Injuries due to running are sometimes inevitable. Rookie and professionals experience at least one, or a couple of injuries related to running. Shin splints, stress fracture, runner’s knee, and Achilles Tendinitis are just some of the many injuries you may experience as a runner.
Healing from these injuries is possible with therapy, medicine, and most of the time, rest. However, to an injured runner, unsolicited advice can be irritating, both from friends, families, and random strangers, even with the best intentions. Next time you come across an injured runner, you might want to think twice and avoid the following comments and advice to avoid adding exasperation to an injured runner.
Top Things You Should Never Say to an Injured Runner
Avoid conflicts and getting on the bad side of your runner friend by avoiding these comments and advice that may add insult to their injury.
“You run too much.”
Every runner has their own personal goals and personal limits. As a sign of respect, you should never judge the training routine of your fellow runners. They work at their own pace, plan according to their capacities as a runner, and track progress depending on their goals.
“Now we can finally hang out.”
It is actually the opposite. An injured runner would rather rest or hide under the covers as they wait in vain for their injury to heal itself. Most runners would prefer solitude during these circumstances. Unless your friends ask for some company, you should never offer yours.
“Running is dangerous.”
All types of physical activities are accompanied by risks. Most of the people who give lectures about the dangers of running are those who have never even tried. Even with regular training, dynamic exercises, and the right posture for running, any runner or athlete may experience injuries and accidents while on the track.
“I thought you were healthy.”
Injuries can happen even to the healthiest of people. Risks and injuries are not exclusive to people who are not healthy. Instead of suggesting reasons why your runner friend got injured, let him contemplate on his own as his injuries heal. Never assume about their health unless you’re a medical professional.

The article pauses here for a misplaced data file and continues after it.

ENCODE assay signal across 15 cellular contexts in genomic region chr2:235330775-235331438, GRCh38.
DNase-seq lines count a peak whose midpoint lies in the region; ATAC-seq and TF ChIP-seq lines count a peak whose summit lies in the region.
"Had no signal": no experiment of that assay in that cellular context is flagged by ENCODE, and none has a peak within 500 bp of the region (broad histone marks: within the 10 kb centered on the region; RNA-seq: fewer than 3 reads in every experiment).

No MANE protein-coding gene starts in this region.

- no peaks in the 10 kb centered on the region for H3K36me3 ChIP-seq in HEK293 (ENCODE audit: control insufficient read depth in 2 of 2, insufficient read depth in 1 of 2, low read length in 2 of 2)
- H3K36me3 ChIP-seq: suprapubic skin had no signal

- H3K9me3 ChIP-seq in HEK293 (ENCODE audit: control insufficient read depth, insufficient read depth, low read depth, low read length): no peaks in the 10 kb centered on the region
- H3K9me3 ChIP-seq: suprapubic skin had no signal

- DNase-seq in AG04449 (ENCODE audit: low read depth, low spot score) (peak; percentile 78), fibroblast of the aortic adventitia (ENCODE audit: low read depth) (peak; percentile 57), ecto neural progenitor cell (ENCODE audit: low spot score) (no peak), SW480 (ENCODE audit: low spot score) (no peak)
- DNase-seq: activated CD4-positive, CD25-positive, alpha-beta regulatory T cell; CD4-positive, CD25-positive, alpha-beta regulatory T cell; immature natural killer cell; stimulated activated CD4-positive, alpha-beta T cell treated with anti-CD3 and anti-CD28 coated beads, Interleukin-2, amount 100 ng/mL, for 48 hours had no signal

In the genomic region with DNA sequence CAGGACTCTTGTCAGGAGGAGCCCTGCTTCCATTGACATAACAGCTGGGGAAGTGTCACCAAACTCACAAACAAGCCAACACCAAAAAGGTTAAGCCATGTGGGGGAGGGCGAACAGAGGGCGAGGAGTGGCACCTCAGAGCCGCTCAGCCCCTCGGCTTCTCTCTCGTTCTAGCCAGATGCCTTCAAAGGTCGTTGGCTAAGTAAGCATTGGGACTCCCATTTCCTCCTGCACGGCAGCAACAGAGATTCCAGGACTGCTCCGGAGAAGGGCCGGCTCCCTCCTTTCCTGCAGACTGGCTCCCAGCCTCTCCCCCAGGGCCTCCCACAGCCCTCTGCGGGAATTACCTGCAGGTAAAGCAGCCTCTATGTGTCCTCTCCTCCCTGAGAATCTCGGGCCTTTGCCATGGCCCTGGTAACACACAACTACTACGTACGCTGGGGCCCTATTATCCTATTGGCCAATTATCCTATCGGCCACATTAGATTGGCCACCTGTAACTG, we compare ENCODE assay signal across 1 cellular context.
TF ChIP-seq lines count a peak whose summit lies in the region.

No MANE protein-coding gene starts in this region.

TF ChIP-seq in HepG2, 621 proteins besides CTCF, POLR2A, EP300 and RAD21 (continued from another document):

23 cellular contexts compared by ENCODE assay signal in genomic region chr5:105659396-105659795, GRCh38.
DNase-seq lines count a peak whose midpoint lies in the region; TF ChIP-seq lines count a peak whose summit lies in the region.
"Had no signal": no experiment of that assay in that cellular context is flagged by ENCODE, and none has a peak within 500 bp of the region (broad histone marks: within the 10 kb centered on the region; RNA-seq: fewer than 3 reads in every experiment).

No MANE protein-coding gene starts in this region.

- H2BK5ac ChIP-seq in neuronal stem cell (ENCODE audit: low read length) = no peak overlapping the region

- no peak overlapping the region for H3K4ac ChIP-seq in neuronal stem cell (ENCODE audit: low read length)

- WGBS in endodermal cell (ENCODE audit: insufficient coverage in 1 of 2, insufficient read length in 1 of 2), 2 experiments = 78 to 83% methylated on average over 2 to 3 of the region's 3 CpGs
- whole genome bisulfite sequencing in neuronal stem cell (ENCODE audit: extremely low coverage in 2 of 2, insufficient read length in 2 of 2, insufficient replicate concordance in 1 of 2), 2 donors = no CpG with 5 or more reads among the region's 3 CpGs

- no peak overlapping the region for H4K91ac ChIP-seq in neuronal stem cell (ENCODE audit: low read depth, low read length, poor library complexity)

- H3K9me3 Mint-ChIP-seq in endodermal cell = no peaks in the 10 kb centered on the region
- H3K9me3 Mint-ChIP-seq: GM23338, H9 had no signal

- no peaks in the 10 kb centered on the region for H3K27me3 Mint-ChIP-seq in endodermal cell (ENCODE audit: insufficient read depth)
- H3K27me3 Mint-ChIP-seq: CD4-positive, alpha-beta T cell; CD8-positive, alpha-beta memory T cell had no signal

“You should do yoga!” (or any other type of sport)
Yoga is a wonderful physical activity as well as the hundreds of sports you can try out there. However, encouraging your friend to give up running for a different sport is just intruding. Different people enjoy different types of bliss and satisfaction when doing an activity that they love. A runner’s high may not always be the same as the relaxation doing Yoga offers.
“I just had the best run today.”
An injured friend runner is not interested about how your morning run was, unless he or she asks you about it. Sharing how your run was a blast to a friend injured due to running is like digging a knife to his run-loving heart. Let them heal in their own time and try not to talk about running unless they are the ones who initiate the conversation.
Getting injured while doing something you love, just like running is devastating. If you ever have a friend who is currently in this circumstance, eliminate awkward conversations about running that may add up to your friend’s frustrations. Be around them when they ask you too and support them, silently and without prejudice as they heal and prepare to get back to their favorite sport.